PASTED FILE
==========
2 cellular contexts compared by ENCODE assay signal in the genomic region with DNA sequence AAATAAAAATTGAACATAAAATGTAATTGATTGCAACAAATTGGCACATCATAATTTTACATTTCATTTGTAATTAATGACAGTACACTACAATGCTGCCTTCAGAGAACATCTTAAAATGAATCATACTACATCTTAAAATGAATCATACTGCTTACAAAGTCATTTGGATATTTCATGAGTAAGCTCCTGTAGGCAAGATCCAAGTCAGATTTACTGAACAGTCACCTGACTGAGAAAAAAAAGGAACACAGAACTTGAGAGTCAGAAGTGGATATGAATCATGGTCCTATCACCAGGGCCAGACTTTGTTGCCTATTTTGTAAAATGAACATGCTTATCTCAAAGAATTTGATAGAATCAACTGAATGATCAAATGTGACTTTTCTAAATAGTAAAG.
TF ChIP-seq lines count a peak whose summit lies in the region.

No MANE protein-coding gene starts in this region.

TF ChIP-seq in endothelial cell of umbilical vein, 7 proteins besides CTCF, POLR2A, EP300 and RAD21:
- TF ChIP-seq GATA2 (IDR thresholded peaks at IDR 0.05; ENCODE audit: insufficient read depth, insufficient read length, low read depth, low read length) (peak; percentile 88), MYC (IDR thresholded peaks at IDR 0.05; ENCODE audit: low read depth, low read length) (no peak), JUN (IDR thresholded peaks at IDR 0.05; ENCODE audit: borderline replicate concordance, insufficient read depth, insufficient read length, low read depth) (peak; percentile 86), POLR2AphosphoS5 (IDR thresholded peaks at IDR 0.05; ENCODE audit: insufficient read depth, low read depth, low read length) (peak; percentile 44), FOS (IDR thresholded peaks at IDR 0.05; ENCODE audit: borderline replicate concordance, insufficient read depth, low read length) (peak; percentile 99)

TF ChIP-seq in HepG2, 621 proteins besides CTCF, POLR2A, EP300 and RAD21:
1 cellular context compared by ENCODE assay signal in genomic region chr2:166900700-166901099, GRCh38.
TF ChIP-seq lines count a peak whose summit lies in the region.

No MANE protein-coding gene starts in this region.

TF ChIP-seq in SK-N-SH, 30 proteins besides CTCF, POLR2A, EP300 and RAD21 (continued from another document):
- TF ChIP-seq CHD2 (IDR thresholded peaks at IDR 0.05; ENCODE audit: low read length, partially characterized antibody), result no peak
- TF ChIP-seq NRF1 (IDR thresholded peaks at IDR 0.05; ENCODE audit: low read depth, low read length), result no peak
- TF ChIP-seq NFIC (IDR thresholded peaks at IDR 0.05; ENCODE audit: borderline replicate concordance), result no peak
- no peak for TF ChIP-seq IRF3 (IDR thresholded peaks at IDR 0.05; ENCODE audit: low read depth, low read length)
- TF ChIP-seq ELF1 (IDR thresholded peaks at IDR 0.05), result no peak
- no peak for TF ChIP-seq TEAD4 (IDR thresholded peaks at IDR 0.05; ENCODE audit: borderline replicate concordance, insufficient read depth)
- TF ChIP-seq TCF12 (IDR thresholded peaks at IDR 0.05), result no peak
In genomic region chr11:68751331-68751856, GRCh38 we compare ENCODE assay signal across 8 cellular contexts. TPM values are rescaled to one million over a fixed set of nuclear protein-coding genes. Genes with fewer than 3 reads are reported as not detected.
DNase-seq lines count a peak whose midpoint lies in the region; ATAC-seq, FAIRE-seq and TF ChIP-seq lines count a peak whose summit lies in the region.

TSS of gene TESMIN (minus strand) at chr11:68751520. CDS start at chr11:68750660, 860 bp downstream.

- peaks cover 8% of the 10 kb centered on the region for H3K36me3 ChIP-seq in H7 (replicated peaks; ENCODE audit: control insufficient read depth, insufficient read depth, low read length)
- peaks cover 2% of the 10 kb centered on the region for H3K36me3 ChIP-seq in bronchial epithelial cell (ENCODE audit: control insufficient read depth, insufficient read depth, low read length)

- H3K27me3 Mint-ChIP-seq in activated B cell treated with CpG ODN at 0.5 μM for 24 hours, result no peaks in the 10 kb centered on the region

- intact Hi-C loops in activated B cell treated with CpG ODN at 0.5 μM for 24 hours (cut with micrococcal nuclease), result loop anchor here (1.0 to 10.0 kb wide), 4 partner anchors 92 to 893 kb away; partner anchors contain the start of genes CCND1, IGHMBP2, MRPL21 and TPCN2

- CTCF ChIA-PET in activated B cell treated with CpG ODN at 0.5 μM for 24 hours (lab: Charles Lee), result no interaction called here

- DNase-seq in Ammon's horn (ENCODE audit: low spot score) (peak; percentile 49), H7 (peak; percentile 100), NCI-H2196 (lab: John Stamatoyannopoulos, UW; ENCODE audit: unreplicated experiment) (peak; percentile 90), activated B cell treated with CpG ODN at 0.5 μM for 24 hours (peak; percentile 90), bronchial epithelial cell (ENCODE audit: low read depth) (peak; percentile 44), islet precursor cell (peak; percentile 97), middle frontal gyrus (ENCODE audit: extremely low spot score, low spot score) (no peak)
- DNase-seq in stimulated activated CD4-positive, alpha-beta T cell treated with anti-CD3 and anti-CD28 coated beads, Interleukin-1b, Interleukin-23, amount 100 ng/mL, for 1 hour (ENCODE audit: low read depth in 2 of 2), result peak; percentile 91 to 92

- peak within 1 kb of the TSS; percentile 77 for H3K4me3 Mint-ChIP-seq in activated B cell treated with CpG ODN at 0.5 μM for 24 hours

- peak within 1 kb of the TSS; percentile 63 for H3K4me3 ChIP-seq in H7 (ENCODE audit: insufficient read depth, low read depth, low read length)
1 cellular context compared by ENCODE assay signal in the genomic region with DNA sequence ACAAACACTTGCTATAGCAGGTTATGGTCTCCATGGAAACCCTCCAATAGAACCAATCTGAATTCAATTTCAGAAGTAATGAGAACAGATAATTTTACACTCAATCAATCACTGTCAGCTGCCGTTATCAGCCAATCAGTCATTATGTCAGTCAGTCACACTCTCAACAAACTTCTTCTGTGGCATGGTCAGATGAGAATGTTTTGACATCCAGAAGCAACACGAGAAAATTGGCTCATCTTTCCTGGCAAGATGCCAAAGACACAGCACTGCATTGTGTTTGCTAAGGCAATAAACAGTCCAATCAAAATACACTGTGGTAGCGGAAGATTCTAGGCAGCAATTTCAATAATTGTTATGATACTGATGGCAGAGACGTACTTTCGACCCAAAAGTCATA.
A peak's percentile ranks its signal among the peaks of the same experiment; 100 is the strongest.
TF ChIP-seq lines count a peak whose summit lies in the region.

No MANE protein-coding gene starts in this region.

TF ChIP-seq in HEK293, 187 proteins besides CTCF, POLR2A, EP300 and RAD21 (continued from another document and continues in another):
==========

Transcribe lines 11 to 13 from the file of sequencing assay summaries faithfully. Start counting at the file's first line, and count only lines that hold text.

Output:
- TF ChIP-seq CHD2 (IDR thresholded peaks at IDR 0.05; ENCODE audit: low read length, partially characterized antibody), result no peak
- TF ChIP-seq NRF1 (IDR thresholded peaks at IDR 0.05; ENCODE audit: low read depth, low read length), result no peak
- TF ChIP-seq NFIC (IDR thresholded peaks at IDR 0.05; ENCODE audit: borderline replicate concordance), result no peak